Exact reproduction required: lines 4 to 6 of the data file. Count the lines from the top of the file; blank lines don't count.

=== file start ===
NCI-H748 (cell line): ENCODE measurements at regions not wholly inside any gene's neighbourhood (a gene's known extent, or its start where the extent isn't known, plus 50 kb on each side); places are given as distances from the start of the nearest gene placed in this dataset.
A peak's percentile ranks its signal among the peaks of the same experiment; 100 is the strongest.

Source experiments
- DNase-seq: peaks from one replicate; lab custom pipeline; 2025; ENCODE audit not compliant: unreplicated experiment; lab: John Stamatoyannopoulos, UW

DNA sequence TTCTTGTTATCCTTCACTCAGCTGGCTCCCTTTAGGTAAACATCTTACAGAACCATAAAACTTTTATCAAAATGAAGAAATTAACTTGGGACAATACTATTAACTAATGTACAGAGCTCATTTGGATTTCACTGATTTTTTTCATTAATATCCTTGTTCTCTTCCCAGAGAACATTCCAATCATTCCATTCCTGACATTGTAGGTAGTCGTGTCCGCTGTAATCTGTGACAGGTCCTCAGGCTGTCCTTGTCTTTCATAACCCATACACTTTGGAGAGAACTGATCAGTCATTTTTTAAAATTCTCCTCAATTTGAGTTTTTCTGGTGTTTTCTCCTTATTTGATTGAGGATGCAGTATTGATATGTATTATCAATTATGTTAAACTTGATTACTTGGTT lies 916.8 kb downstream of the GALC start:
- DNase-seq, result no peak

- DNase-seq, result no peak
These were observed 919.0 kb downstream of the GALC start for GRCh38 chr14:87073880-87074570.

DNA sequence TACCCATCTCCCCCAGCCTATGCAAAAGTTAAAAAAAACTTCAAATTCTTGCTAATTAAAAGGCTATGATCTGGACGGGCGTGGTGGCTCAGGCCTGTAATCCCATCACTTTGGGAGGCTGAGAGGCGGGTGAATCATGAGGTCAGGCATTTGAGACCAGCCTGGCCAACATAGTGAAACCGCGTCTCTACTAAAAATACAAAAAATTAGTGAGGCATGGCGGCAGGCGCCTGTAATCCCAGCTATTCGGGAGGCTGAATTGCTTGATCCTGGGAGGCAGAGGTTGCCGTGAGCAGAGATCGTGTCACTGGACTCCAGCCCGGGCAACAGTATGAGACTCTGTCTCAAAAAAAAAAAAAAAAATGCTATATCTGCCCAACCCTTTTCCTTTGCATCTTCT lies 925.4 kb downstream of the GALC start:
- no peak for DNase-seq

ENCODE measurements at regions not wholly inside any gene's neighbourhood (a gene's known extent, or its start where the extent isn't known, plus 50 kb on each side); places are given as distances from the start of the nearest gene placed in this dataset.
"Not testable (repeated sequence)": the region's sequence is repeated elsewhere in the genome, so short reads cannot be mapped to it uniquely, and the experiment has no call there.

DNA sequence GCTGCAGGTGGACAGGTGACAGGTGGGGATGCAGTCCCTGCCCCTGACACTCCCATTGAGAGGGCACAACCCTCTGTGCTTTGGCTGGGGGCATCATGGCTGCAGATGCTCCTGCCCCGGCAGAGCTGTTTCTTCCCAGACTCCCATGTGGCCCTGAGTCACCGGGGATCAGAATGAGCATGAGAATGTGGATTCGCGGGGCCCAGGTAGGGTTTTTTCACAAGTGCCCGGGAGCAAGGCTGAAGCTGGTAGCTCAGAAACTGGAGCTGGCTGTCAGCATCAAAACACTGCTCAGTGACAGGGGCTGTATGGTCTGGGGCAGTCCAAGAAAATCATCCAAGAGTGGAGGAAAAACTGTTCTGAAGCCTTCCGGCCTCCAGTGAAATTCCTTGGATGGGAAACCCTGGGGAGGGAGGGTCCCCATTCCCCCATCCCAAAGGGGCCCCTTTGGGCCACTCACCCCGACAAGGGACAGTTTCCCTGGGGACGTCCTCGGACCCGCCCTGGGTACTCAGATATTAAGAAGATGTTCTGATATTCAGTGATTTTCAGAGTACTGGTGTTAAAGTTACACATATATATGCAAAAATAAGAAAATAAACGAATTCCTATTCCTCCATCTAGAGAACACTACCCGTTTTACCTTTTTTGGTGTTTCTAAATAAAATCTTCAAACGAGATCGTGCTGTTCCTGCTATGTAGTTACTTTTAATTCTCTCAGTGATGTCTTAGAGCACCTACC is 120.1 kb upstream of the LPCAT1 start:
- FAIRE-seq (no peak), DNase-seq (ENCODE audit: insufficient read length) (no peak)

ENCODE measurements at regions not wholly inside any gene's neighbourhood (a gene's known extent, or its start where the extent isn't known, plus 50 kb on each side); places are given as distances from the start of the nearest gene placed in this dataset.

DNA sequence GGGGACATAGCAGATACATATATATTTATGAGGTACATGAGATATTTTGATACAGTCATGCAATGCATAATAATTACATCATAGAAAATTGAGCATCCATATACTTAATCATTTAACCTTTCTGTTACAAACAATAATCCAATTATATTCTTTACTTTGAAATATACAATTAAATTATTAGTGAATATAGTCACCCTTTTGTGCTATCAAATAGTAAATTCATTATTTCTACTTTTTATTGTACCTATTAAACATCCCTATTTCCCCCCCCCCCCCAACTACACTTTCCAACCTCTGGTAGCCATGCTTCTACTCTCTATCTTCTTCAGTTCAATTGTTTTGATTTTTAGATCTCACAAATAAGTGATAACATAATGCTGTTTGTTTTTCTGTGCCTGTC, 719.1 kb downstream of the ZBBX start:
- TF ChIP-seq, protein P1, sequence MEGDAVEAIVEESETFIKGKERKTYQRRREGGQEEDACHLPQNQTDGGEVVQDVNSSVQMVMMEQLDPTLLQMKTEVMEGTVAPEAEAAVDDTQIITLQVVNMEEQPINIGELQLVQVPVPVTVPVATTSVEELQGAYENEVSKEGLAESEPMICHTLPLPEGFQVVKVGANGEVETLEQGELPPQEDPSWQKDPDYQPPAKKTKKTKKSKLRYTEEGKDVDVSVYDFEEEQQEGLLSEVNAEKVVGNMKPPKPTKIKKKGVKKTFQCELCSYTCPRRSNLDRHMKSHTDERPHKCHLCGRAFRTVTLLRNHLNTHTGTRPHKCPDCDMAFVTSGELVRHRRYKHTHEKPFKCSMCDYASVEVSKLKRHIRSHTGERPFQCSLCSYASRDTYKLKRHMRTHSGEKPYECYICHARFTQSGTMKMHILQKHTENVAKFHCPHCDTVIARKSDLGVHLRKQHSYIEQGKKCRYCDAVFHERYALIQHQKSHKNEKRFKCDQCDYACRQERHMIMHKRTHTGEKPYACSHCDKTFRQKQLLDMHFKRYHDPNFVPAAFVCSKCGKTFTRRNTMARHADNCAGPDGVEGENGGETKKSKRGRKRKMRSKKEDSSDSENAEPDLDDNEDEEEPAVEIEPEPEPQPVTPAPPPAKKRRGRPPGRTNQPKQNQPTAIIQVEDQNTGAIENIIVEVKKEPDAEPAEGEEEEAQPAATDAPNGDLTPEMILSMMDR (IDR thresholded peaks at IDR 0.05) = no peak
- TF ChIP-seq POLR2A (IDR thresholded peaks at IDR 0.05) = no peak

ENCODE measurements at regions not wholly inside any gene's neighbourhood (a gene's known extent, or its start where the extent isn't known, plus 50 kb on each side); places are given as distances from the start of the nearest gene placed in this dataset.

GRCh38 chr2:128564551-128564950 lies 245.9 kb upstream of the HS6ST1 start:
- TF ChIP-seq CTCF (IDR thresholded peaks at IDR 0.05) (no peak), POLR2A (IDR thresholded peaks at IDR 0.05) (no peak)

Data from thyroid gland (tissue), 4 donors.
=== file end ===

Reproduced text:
- DNase-seq: peaks from one replicate; lab custom pipeline; 2025; ENCODE audit not compliant: unreplicated experiment; lab: John Stamatoyannopoulos, UW

DNA sequence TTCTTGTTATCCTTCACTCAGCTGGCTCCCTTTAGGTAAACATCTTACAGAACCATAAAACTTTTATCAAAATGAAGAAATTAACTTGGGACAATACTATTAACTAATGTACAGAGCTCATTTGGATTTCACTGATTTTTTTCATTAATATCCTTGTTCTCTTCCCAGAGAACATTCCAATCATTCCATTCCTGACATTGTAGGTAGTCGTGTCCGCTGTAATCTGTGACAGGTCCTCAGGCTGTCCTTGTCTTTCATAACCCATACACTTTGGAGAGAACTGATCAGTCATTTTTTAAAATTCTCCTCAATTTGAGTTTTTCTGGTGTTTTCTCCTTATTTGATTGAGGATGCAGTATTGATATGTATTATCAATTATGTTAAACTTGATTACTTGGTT lies 916.8 kb downstream of the GALC start:
- DNase-seq, result no peak